The magical genius that is J.K. Rowling has captivated readers and audiences the world over with her enchanting tale of boy wizard who lived in a closet under the stairs who would grow to legend. The story of Harry Potter is finished, but that hasn’t stopped Rowling from introducing audiences to a new era of magic that occurred long before Harry was born.
Inspired by one of Harry’s textbooks while he was enrolled in Hogwarts, Fantastic Beasts and Where to Find Them takes place in 1926 New York, a time of great upheaval and struggle thanks to an infamous dark wizard before Tom Riddle took on his preferred name and rose to power. The story follows magizoologist Newt Scamander who arrives in the Big Apple to conduct his research on American magical creatures but his plans go awry when his magical briefcase is accidently switched with a briefcase belonging to Jacob Kowalski, a No-Maj (the American term for Muggle or non-magic folk if you prefer).
Long story short: several of Newt’s beasts escaped and are roaming free in Manhattan, causing chaos and significantly raising the threat level of exposure of the American wizarding community. It’s up to Newt, Kowalski, ex-Auror Pompetina Goldstein and her sister Queenie to dodge the community of witch-hunters, The Second Salemers, stay a step or two ahead of MACUSA, the Magical Congress of the United States of America, and bring Newt’s escaped creatures back into his magical briefcase and out of harm’s way.
As a fan of the books and the films, I must say that nothing and I repeat NOTHING will ever come close to the marvelous Harry Potter franchise but I do admit that Fantastic Beasts and Where to Find Them is a very good start to a new era of magic from J.K. Rowling and director David Yates.
The most magical aspect of this picture has to be the protagonist, portrayed very comfortably by Oscar winner Eddie Redmayne. Newt is a character that audiences can relate to very easily because going into this film, for people who’ve read the Potter series and watched the films as I have, they enter with a considerable degree of knowledge and familiarity with the subject matter but the audiences explores this new terrain with Newt; he and audiences are exposed to the American wizarding community and its customs while taking a crash course in magical creatures like Nifflers, Thunderbirds, Occamies, Demiguises, Bowtruckles, Erumpants, Obscurials and so much more! I think that this character and how he develops in this film is an amazing testament to the genius of Rowling expanding her already extraordinary universe.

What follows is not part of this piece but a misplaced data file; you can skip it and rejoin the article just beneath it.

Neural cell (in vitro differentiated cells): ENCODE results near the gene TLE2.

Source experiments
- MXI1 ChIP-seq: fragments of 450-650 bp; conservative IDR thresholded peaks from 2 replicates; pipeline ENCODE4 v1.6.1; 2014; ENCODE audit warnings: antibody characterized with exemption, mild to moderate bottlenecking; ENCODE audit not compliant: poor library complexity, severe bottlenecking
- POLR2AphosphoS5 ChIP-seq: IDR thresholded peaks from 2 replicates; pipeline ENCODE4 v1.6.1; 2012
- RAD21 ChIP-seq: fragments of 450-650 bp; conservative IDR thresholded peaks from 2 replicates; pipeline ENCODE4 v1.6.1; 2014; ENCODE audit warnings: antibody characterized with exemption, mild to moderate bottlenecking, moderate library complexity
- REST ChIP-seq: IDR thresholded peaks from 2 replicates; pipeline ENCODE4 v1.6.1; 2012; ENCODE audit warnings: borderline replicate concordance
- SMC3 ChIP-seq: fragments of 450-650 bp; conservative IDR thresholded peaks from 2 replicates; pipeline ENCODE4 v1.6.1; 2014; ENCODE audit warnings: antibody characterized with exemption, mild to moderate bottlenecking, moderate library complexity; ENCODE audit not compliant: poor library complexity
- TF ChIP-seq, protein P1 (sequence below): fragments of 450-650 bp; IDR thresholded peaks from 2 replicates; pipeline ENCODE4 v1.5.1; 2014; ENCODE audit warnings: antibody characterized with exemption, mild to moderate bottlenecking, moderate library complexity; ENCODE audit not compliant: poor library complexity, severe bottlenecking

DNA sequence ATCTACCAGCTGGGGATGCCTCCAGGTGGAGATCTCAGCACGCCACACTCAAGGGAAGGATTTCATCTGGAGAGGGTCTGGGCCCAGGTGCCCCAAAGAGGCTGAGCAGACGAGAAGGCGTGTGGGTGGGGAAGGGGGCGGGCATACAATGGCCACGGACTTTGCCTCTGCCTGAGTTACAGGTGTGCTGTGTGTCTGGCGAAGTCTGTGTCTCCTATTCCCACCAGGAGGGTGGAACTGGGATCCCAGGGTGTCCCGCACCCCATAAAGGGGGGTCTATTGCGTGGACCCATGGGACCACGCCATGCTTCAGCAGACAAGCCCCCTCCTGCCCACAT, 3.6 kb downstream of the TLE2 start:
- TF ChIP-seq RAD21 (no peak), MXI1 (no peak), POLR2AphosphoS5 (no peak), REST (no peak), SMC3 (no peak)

Rowling’s writing and Yates’ direction were undoubtedly exceptional and the acting by the cast was pretty solid. Redmayne was obviously the star, Dan Fogler was funny, Katherine Waterston and Alison Sudol were very good, the rest of the cast including Ezra Miller, Colin Farrell, Carmen Ejogo, Jon Voight, Ron Perlman, Jenn Murray, Faith Wood-Blagrove, Samantha Morton, Ronan Raftery, Josh Cowdery, and the surprise late addition of Johnny Deppall chip in a significant piece to this story.
James Newton Howard’s score was as magical as ever, Phillipe Rousselot’s cinematography was solid, the editing or Mark Day was precise, Stuart Craig and James Hambridge’s production design was remarkable, the art direction was astounding, the visual effects stole the show, but I may complain about the sound quality; there were times when the sound of dialogue felt a tad muddled and I would have liked to see that aspect of the film cleaned up more prior to release.
Fantastic Beasts and Where to Find Them is a very good start to a new era of magic in J.K. Rowling’s wizarding world and I was thoroughly entertained from start to finish. I encourage fans of the Harry Potter franchise to venture out and see this film because this movie opens the door to new worlds that transcend that of the Boy Who Lived and perhaps has a hand in shaping it in the films to come. We’ll see!